Simms to donate $50k to ongoing Yellowstone flood recovery
“Sales from special edition Watershed waders will help fund park recovery work
In early June 2022, floodwaters ravaged the northern tier of Yellowstone National Park, destroying roads and bridges and wreaking havoc on communities from Gardiner Mont, north through Paradise Valley and beyond the fishy little town of Livingston.
Torrential rain coupled with ill-timed snowmelt created the “perfect storm,” a once-in-500-years event, that reminded us that nature is almost always in charge. As we watched television news broadcasts of America’s signature national park succumbing to the whims of the weather, most of us assumed it would be years before the park could “recover” enough to be enjoyed by people again.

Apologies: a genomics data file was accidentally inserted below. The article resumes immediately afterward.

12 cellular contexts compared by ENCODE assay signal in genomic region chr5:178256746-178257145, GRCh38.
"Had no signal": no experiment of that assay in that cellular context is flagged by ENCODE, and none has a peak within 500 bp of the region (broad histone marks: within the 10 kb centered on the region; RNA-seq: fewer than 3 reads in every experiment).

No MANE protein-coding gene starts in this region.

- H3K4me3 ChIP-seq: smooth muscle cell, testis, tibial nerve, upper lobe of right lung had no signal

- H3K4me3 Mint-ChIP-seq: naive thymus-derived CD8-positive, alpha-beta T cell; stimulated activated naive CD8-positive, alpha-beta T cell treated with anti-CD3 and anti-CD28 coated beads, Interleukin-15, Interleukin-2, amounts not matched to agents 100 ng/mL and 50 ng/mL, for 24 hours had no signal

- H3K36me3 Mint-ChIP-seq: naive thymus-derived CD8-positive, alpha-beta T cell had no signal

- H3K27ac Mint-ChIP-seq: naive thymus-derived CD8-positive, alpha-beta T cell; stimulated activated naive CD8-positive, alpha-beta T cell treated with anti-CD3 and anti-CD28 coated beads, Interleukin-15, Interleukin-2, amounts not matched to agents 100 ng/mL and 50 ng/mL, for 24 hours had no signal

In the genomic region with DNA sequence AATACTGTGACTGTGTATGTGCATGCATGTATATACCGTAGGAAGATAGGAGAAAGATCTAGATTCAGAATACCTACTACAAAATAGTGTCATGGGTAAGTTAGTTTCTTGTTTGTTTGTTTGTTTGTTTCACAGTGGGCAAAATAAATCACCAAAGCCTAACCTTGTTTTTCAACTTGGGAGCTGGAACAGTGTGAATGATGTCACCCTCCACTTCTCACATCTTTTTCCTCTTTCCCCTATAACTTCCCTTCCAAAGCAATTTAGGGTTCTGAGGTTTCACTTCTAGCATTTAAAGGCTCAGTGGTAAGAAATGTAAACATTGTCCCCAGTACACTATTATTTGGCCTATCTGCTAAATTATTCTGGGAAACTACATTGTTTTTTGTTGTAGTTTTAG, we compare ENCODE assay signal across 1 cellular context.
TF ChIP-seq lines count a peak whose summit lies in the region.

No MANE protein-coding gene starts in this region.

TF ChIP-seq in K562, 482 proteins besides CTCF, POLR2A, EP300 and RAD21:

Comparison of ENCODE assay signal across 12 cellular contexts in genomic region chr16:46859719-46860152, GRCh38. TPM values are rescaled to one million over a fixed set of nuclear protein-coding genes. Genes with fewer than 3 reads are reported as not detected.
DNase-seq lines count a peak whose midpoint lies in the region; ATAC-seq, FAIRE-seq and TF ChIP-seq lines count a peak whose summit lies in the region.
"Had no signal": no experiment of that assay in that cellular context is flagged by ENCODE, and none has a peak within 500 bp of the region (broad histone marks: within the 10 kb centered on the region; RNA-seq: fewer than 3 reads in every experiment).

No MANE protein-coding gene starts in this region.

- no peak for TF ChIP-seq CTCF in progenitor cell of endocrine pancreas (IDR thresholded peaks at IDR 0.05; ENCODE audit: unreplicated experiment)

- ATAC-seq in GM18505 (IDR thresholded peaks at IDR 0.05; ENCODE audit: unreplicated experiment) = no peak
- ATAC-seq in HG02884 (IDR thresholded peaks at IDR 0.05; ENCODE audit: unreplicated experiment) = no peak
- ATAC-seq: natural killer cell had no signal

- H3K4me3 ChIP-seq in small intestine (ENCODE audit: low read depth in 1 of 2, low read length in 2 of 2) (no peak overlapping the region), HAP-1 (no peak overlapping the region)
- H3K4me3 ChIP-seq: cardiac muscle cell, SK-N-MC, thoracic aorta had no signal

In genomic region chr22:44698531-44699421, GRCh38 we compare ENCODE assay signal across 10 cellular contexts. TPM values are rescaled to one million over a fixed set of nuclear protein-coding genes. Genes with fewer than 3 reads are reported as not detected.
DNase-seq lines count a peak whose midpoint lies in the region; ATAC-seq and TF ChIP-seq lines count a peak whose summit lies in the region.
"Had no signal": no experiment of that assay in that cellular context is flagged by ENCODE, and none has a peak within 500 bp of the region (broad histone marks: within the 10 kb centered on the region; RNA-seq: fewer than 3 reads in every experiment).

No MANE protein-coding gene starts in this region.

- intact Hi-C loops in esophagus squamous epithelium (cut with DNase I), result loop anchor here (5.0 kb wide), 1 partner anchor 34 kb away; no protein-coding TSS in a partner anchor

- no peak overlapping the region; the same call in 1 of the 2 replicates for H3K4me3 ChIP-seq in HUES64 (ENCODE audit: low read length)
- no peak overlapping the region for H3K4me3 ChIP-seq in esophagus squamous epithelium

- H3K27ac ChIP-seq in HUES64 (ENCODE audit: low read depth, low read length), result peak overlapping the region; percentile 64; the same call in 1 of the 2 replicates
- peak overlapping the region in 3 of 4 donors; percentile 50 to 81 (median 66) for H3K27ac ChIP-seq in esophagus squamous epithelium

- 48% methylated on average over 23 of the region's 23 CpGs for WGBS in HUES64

Thankfully, that wasn’t the case. With moonshot perseverance, the National Park Service worked around the clock, and, before summer was over, most of the human access lost during the floods was restored. Access to the Yellowstone through Paradise Valley was also restored, and by the end of summer, anglers were once again chasing big trout in what might by America’s signature coldwater fishery.
But the economic and environmental damage persisted, so people stepped up. Efforts were put into play to help local communities that depend heavily on the area’s rivers for their economic survival. Donations piled up for out-of-work fishing guides. PR campaigns pushed out the news that the rivers were going to be fine, and that fishing would continue once the waters subsided.
But, on the heels of a global pandemic, the Yellowstone floods amounted to an economic gut-punch for a region that depends so heavily on summer traffic to make ends meet financially. While the summer of 2022 wasn’t a complete loss, it surely tested the mettle of the regional community.”
The full article can be found here.
Photo Credit: Original Author